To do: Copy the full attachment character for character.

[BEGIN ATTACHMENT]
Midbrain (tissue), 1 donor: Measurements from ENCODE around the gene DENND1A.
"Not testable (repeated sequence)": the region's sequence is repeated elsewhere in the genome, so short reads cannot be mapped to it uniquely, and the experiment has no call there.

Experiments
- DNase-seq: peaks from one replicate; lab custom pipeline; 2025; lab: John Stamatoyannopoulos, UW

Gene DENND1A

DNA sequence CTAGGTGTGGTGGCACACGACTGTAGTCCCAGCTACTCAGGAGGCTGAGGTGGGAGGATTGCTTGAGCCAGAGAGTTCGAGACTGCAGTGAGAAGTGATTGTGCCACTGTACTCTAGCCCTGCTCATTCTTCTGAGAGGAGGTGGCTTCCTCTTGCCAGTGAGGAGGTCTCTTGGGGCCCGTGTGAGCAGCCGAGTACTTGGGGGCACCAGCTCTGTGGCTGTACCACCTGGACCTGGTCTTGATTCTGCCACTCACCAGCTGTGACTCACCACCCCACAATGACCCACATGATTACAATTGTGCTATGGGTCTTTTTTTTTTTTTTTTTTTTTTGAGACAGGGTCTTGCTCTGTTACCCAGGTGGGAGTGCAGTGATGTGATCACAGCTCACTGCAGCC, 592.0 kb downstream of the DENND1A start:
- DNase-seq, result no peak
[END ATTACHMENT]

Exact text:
Midbrain (tissue), 1 donor: Measurements from ENCODE around the gene DENND1A.
"Not testable (repeated sequence)": the region's sequence is repeated elsewhere in the genome, so short reads cannot be mapped to it uniquely, and the experiment has no call there.

Experiments
- DNase-seq: peaks from one replicate; lab custom pipeline; 2025; lab: John Stamatoyannopoulos, UW

Gene DENND1A

DNA sequence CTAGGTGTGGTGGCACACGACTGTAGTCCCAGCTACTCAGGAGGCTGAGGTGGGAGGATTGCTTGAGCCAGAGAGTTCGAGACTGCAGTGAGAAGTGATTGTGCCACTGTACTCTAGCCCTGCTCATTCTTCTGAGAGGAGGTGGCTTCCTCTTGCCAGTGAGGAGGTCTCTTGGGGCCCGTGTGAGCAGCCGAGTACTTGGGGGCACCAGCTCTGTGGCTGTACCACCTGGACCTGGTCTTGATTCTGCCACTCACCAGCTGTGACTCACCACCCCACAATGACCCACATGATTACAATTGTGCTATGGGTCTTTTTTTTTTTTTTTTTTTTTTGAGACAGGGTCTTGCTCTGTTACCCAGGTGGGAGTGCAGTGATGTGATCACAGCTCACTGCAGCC, 592.0 kb downstream of the DENND1A start:
- DNase-seq, result no peak